Alumni Reminisce as The Graduate Closes
No one type of customer frequented The Davis Graduate, a bar and restaurant that closed its doors on Sunday after nearly five decades serving beers and burgers at the edge of campus.
On a recent afternoon, customers filled the heavy wooden picnic tables to watch a Women’s World Cup soccer match. Later that night, salsa dancers crowded the dance floor. Posters advertised a country music night.
“When I was really sad or really stressed, I just went to The Grad and I knew I was going to have a good time,” said Rocio Jones ’19, who said frequent trips to The Graduate’s salsa nights, especially during her junior year, helped her feel less stressed and perform better academically. “It was more than a venue — it was a community.”
The 8-acre University Mall shopping center is set to be razed and rebuilt as “University Commons,” a mixed-use site with residential units on top of parking garages and new retail spaces. Only the Trader Joe’s in the southwest corner of the lot would be untouched.
Charlie Swanson, owner of The Graduate, said on Facebook that he was grateful for the years of support, leaving future plans open.
“Since 1972 we have done our best to be a reflection of our community,” he said. “I am not sure what the future will bring but we gave it a hell of a run.”
A sports bar for all
For some customers, The Graduate was a place to watch and celebrate sports.
Video of a packed Graduate erupting over a 2010 Word Cup goal was part of a recap aired on ESPN during that tournament.
Maggie Albrecht ’18, a regular of the bar’s country night, said she also frequented The Graduate to watch San Francisco Giants games, joining a large crowd that only grew as the team advanced through the 2014 playoffs on its way to an eventual World Series win. She pointed out that like many superstitious baseball players, she always ordered the same meal to bring good luck to the team.
“One day late in the season I ordered the wrong thing and the kitchen staff guy looked at me questioningly and corrected my order for me,” she said. “I think it’s hilarious they knew me that well.”
Aggie sports were also a highlight.
Rich Watts ’96, who played baseball at UC Davis, said it was often the only place he could watch friends who played other sports when they would travel the country for playoff games. He recalled one of his favorite memories — piling into the bar with three teammates who had all been drafted by Major League Baseball teams earlier that day (Watts wore the hat of the Pittsburgh Pirates, who had drafted him) to celebrate the end of their on-campus athletic careers. Last year, he took his then-14-year-old son to his old haunt.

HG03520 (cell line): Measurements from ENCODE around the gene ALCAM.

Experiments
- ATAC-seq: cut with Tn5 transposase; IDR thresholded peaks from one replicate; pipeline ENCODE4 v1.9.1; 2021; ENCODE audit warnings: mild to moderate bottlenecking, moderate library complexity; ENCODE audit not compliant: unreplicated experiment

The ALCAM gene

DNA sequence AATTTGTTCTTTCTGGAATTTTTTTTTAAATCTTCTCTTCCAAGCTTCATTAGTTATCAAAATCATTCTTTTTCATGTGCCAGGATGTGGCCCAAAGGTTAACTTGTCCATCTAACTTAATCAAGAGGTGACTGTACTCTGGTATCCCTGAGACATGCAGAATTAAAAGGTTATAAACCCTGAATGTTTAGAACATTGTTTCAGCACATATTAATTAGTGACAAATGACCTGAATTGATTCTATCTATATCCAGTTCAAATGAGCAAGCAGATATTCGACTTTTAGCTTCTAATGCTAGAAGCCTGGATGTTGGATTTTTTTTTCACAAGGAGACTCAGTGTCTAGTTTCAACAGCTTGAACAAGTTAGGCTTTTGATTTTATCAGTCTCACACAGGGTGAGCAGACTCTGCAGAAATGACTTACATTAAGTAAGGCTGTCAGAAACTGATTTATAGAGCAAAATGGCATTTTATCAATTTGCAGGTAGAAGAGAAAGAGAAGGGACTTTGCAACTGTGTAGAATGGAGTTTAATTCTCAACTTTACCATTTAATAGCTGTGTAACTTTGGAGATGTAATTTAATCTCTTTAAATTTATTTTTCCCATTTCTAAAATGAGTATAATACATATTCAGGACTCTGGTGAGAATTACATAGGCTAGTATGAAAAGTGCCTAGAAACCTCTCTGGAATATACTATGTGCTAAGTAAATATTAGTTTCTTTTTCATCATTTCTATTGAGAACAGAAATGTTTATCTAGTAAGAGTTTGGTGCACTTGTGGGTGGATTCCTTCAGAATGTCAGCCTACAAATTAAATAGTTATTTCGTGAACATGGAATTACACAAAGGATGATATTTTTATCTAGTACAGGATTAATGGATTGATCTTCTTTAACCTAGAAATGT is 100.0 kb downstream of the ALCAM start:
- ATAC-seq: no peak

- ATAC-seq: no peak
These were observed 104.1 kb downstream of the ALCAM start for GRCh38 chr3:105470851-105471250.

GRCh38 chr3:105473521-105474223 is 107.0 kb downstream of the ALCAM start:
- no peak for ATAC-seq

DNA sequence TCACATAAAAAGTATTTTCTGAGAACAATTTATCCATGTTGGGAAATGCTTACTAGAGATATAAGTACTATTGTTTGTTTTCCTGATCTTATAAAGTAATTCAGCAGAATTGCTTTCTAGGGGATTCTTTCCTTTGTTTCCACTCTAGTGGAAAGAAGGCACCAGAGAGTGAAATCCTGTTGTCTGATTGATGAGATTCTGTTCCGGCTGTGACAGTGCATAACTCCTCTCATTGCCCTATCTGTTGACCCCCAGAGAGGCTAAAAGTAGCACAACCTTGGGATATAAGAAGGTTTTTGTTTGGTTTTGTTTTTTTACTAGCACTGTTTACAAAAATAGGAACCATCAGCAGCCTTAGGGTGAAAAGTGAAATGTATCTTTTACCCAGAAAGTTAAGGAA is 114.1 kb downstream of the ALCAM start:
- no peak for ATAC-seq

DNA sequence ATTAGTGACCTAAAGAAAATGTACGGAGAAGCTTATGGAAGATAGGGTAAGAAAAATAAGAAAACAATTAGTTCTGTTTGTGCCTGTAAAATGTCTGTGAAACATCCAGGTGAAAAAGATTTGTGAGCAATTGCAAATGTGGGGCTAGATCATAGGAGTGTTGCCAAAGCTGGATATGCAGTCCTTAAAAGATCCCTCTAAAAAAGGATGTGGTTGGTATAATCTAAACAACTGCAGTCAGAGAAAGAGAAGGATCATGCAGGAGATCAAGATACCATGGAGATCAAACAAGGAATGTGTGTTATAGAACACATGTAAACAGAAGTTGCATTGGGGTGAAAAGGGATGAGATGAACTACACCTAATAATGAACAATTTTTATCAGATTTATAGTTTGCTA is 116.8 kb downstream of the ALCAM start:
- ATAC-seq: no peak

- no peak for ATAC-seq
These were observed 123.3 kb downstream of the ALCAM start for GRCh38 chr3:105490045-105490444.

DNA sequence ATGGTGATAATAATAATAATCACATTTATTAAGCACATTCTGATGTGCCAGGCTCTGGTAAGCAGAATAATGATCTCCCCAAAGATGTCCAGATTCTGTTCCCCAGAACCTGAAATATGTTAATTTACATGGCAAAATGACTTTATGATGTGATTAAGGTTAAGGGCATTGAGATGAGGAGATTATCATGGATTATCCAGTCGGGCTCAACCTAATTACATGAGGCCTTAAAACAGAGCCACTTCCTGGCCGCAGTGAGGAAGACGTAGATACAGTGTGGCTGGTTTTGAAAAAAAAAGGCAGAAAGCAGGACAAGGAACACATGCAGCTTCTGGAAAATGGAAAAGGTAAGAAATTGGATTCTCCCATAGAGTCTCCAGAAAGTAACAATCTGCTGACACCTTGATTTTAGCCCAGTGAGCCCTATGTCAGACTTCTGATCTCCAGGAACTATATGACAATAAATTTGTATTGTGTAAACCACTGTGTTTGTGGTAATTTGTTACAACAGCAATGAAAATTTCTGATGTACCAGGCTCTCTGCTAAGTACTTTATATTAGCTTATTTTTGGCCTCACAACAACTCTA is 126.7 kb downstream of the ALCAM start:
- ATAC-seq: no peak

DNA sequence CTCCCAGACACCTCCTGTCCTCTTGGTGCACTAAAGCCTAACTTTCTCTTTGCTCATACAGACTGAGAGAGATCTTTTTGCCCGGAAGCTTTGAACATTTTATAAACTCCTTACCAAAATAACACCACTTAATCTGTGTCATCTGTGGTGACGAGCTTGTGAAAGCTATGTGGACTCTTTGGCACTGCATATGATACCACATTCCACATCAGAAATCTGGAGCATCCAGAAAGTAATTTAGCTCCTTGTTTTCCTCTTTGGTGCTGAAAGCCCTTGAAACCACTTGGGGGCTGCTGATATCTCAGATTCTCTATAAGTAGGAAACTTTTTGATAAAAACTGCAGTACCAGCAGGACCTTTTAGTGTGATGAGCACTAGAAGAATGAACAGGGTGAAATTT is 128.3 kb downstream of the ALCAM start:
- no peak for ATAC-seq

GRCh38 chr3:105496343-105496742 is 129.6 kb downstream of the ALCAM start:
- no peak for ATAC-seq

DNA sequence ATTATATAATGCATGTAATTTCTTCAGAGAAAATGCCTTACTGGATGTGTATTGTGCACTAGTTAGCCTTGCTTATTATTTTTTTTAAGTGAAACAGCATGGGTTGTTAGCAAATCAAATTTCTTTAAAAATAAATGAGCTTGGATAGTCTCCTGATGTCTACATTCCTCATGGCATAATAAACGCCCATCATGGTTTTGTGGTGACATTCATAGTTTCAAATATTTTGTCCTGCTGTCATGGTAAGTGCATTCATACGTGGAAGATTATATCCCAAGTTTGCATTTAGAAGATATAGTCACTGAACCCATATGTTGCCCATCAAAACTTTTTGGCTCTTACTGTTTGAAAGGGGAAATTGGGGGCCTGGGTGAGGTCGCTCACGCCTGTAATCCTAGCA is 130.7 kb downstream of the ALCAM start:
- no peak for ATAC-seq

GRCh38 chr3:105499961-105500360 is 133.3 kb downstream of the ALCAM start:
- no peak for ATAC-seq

“We got him a Grad Dog and showed him where mom and dad used to celebrate all the big milestones,” he said. “The Grad was always that place, the gathering place for a whole group of us.”
It also served as the go-to lunch spot for many campus employees.
“Every time you walk in, you know somebody at some table,” said Janelle Belanger, ’92, M.S. ’94, a lab manager in the UC Davis Department of Animal Science who was sitting down to lunch with a few coworkers on a recent afternoon — a few minutes later, a half-dozen more staff members from the same department filled an adjacent table. “It’s the end of an era — I don’t know what everybody is going to do.”
Sheikh Selim ’90, Ph.D. ’95, made sure to take a few memories with him after his final trip to The Graduate, snapping photos of every corner of the restaurant as he backed out of the door. He said he visited “almost every week” when he was a student, and was shocked that it was closing.
For Heather Gwinup, who earned her teaching credential from UC Davis in 2002, a certain photo of the Graduate has special meaning. She met her husband — then a law student — at the bar one night in 2000, on a night The Davis Enterprise happened to be photographing the business for a section highlighting weekend activities in town.
She was helping a friend move a few weeks later when she spotted a photo of herself on the newspaper that was about to be used to wrap some glasses.
“Now, the night we met is memorialized forever in our laundry room,” she said.